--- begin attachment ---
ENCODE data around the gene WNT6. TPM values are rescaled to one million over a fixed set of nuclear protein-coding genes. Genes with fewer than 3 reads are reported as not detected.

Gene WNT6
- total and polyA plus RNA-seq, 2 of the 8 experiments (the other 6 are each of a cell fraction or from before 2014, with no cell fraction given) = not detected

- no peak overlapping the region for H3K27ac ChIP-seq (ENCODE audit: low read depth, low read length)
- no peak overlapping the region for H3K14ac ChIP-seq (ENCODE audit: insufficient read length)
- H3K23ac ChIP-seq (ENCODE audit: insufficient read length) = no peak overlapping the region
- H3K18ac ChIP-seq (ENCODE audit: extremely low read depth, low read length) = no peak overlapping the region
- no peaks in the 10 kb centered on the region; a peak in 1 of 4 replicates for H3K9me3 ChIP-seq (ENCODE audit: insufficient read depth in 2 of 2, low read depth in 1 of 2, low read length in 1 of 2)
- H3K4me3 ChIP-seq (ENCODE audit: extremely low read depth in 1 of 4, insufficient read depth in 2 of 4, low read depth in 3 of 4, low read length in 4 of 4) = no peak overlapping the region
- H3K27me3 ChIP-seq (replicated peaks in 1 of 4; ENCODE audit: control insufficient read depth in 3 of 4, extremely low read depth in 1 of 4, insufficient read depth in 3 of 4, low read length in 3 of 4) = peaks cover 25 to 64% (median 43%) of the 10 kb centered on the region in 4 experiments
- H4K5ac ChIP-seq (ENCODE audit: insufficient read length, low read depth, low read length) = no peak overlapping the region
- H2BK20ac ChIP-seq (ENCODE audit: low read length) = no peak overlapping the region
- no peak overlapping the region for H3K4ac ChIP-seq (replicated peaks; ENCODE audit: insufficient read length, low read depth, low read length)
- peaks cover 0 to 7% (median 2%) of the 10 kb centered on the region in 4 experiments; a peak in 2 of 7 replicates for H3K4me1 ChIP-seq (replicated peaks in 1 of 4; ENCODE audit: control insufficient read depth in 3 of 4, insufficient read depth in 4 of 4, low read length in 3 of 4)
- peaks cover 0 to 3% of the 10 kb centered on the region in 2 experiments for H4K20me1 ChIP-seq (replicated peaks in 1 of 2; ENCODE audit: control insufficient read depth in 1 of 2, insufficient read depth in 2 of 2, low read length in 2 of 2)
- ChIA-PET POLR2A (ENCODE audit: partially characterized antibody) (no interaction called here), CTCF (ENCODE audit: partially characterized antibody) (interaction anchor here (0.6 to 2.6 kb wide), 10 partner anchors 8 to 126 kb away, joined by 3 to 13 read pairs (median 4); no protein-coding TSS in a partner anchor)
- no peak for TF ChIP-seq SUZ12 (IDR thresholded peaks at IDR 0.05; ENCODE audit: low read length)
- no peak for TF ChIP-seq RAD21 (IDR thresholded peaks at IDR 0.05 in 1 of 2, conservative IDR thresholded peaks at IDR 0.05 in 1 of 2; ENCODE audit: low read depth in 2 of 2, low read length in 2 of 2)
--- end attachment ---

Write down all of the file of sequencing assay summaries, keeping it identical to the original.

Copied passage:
ENCODE data around the gene WNT6. TPM values are rescaled to one million over a fixed set of nuclear protein-coding genes. Genes with fewer than 3 reads are reported as not detected.

Gene WNT6
- total and polyA plus RNA-seq, 2 of the 8 experiments (the other 6 are each of a cell fraction or from before 2014, with no cell fraction given) = not detected

- no peak overlapping the region for H3K27ac ChIP-seq (ENCODE audit: low read depth, low read length)
- no peak overlapping the region for H3K14ac ChIP-seq (ENCODE audit: insufficient read length)
- H3K23ac ChIP-seq (ENCODE audit: insufficient read length) = no peak overlapping the region
- H3K18ac ChIP-seq (ENCODE audit: extremely low read depth, low read length) = no peak overlapping the region
- no peaks in the 10 kb centered on the region; a peak in 1 of 4 replicates for H3K9me3 ChIP-seq (ENCODE audit: insufficient read depth in 2 of 2, low read depth in 1 of 2, low read length in 1 of 2)
- H3K4me3 ChIP-seq (ENCODE audit: extremely low read depth in 1 of 4, insufficient read depth in 2 of 4, low read depth in 3 of 4, low read length in 4 of 4) = no peak overlapping the region
- H3K27me3 ChIP-seq (replicated peaks in 1 of 4; ENCODE audit: control insufficient read depth in 3 of 4, extremely low read depth in 1 of 4, insufficient read depth in 3 of 4, low read length in 3 of 4) = peaks cover 25 to 64% (median 43%) of the 10 kb centered on the region in 4 experiments
- H4K5ac ChIP-seq (ENCODE audit: insufficient read length, low read depth, low read length) = no peak overlapping the region
- H2BK20ac ChIP-seq (ENCODE audit: low read length) = no peak overlapping the region
- no peak overlapping the region for H3K4ac ChIP-seq (replicated peaks; ENCODE audit: insufficient read length, low read depth, low read length)
- peaks cover 0 to 7% (median 2%) of the 10 kb centered on the region in 4 experiments; a peak in 2 of 7 replicates for H3K4me1 ChIP-seq (replicated peaks in 1 of 4; ENCODE audit: control insufficient read depth in 3 of 4, insufficient read depth in 4 of 4, low read length in 3 of 4)
- peaks cover 0 to 3% of the 10 kb centered on the region in 2 experiments for H4K20me1 ChIP-seq (replicated peaks in 1 of 2; ENCODE audit: control insufficient read depth in 1 of 2, insufficient read depth in 2 of 2, low read length in 2 of 2)
- ChIA-PET POLR2A (ENCODE audit: partially characterized antibody) (no interaction called here), CTCF (ENCODE audit: partially characterized antibody) (interaction anchor here (0.6 to 2.6 kb wide), 10 partner anchors 8 to 126 kb away, joined by 3 to 13 read pairs (median 4); no protein-coding TSS in a partner anchor)
- no peak for TF ChIP-seq SUZ12 (IDR thresholded peaks at IDR 0.05; ENCODE audit: low read length)
- no peak for TF ChIP-seq RAD21 (IDR thresholded peaks at IDR 0.05 in 1 of 2, conservative IDR thresholded peaks at IDR 0.05 in 1 of 2; ENCODE audit: low read depth in 2 of 2, low read length in 2 of 2)